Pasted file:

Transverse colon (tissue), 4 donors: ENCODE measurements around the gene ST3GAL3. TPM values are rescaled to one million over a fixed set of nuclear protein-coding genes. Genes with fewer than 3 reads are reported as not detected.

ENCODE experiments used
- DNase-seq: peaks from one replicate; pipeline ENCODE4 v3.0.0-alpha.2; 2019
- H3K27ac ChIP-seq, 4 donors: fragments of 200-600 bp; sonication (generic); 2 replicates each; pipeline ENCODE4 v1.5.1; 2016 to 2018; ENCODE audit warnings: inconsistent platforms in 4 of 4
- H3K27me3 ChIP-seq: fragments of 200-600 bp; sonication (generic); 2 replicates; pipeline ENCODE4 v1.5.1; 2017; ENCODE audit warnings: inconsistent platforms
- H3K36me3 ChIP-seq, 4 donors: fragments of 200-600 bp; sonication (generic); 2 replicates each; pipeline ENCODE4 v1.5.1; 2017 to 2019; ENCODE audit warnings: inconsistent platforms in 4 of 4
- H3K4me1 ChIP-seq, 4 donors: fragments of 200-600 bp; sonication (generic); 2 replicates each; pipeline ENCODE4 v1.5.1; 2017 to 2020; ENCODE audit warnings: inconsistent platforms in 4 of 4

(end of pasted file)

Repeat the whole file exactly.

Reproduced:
Transverse colon (tissue), 4 donors: ENCODE measurements around the gene ST3GAL3. TPM values are rescaled to one million over a fixed set of nuclear protein-coding genes. Genes with fewer than 3 reads are reported as not detected.

ENCODE experiments used
- DNase-seq: peaks from one replicate; pipeline ENCODE4 v3.0.0-alpha.2; 2019
- H3K27ac ChIP-seq, 4 donors: fragments of 200-600 bp; sonication (generic); 2 replicates each; pipeline ENCODE4 v1.5.1; 2016 to 2018; ENCODE audit warnings: inconsistent platforms in 4 of 4
- H3K27me3 ChIP-seq: fragments of 200-600 bp; sonication (generic); 2 replicates; pipeline ENCODE4 v1.5.1; 2017; ENCODE audit warnings: inconsistent platforms
- H3K36me3 ChIP-seq, 4 donors: fragments of 200-600 bp; sonication (generic); 2 replicates each; pipeline ENCODE4 v1.5.1; 2017 to 2019; ENCODE audit warnings: inconsistent platforms in 4 of 4
- H3K4me1 ChIP-seq, 4 donors: fragments of 200-600 bp; sonication (generic); 2 replicates each; pipeline ENCODE4 v1.5.1; 2017 to 2020; ENCODE audit warnings: inconsistent platforms in 4 of 4